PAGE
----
Mon Dec 4th through Sat the 9th, 2017 at Long Beach Convention Center
This paper proposes an unsupervised network embedding learning framework. The contributions include: a) designing an objective function based on matrix tri-factorization which can preserve the proximity and the global node ranking of the graph simultaneously; b) providing sufficient theoretical derivations to the objective function they designed; c) testing the performance of node embeddings, which are learned by optimizing the objective function through a neural network, on three real world datasets and several data mining tasks.
+: This paper has good theoretical foundations, and the loss function can be well explained from the proximity preserving and global ranking preserving view.
+: The results are fairly strong on all the tasks and datasets.
-: The paper puts too much space on theoretical derivations but little on experiments, and some lemmas are trivial thus should be omitted or concisely written, e.g., Lemma 3.5 and Lemma 3.6.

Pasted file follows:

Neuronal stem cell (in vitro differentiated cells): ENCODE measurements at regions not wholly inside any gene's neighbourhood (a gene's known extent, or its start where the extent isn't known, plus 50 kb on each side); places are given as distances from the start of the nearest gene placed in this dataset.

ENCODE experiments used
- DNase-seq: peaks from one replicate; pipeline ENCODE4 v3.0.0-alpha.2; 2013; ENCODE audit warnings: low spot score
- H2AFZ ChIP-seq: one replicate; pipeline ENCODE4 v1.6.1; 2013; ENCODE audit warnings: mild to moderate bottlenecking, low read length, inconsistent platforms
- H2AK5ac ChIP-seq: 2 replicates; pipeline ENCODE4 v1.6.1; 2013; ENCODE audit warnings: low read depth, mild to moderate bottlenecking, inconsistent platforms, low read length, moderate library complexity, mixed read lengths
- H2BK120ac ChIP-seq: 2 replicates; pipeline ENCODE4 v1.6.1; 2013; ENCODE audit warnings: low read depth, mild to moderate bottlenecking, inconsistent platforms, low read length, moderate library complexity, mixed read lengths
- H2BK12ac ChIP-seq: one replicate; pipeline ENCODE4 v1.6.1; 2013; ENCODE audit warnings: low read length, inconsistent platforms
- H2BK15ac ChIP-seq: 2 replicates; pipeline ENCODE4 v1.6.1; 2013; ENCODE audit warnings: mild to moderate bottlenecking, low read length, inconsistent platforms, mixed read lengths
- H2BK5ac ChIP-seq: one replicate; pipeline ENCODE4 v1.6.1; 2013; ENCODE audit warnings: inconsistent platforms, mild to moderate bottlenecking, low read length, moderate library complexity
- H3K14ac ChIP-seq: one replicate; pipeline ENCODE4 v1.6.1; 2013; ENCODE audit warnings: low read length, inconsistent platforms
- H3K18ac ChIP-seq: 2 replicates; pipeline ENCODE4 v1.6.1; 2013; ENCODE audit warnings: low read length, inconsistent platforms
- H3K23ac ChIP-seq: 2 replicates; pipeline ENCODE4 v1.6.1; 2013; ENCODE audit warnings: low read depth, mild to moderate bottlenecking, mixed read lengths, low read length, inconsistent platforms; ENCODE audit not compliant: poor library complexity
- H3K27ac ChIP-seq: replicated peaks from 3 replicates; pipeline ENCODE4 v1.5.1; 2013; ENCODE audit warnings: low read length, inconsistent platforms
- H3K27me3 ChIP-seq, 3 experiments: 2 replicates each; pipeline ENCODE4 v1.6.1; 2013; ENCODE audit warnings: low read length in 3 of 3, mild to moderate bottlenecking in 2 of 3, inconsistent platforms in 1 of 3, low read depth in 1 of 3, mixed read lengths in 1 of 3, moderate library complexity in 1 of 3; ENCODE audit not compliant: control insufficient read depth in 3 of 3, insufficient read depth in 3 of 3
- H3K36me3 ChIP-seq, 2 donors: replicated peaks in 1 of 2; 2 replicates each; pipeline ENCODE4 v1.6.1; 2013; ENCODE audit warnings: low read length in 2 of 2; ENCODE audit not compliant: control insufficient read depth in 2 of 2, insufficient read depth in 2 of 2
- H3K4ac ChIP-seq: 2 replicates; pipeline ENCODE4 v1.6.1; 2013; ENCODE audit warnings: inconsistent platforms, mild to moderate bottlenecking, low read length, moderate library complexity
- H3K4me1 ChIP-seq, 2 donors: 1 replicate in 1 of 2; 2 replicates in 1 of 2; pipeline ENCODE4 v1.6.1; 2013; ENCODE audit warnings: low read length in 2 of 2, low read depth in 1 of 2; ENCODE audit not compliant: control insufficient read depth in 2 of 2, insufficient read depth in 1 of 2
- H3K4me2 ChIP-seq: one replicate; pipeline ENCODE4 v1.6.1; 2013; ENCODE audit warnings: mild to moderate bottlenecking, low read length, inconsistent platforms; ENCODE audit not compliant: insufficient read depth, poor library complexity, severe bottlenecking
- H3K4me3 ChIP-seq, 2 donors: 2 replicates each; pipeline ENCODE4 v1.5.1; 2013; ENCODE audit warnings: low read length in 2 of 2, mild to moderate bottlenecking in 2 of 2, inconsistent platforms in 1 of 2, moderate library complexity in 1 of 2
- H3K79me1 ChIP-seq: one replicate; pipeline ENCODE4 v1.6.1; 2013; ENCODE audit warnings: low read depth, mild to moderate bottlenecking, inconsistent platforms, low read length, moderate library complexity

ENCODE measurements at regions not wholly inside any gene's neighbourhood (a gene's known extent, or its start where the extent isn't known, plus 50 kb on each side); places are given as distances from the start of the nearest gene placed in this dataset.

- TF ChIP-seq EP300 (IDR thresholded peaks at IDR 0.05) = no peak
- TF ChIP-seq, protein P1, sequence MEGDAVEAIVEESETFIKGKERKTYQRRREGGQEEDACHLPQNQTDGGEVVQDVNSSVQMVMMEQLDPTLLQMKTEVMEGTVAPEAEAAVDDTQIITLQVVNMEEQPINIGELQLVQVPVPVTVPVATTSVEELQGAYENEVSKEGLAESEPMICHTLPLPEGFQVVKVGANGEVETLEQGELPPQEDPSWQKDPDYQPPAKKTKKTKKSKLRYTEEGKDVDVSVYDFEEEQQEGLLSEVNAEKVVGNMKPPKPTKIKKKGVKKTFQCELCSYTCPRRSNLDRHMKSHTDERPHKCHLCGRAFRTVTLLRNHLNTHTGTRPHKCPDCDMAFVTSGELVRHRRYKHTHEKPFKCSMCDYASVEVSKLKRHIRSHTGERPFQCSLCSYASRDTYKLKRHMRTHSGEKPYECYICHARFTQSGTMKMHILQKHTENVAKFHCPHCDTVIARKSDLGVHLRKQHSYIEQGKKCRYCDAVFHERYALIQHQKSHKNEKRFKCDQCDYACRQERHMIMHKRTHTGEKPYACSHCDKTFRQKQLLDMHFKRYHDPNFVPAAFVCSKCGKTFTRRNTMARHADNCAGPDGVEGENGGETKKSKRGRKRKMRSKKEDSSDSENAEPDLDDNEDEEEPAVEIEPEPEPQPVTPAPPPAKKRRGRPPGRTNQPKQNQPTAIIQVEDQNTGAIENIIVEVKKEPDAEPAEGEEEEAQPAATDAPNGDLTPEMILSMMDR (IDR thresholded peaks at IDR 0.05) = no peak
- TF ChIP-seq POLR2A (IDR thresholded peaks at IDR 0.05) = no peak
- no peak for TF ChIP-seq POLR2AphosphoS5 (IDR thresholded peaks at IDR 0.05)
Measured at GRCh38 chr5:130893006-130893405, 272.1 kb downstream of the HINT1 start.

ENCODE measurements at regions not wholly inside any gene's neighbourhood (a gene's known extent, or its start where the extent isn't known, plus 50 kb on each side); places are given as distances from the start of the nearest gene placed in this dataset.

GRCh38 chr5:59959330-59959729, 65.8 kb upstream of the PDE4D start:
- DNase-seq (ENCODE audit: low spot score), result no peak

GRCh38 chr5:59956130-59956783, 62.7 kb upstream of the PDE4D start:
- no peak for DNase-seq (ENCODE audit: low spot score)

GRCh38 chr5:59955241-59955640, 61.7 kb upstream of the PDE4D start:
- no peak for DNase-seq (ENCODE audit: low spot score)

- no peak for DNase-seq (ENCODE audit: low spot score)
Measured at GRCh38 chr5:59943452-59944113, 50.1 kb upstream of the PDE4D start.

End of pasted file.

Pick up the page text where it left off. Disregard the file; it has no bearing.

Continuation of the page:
-: Part in Line 169 ~ Line 184 is not directly related to the final objective function. Maximizing the modularity is the special case of (6) when alpha = 1, and they don’t use this function as a part of the final loss function, thus I think this part is relatively irrelevant to the main framework.
-: Also it seems quite straightforward to incorporate node ranking information in their frameworks. The simplest way is to add a second objective, like the way the authors did in this paper, although the experiment results show that adding this part boosts the performance.
-: Some writing details should be improved. In the experiment part, results under different evaluation metrics should be listed separately. And I suggest to add one more baseline, i.e., GCN (Kipf and Welling (ICLR 2017)), which is a strong node embedding learning method based on graph convolution network.
The paper presents a NN model for learning graph embeddings that preserves the local graph structure and a global node ranking similar to PageRank. The model is based on a Siamese network, which takes as inputs two node embeddings and compute a new (output) representation for each node using the Siamese architecture. Learning is unsupervised in the sense that it makes use only of the graph structure. The loss criterion optimizes a weighted inner product of the output representations (local loss) plus a node ranking criterion (global loss). Some links with a community detection criterion are also discussed. The model is evaluated on a series of tasks: node ranking, classification and regression, link prediction, and compared to other families of unsupervised embedding learning methods.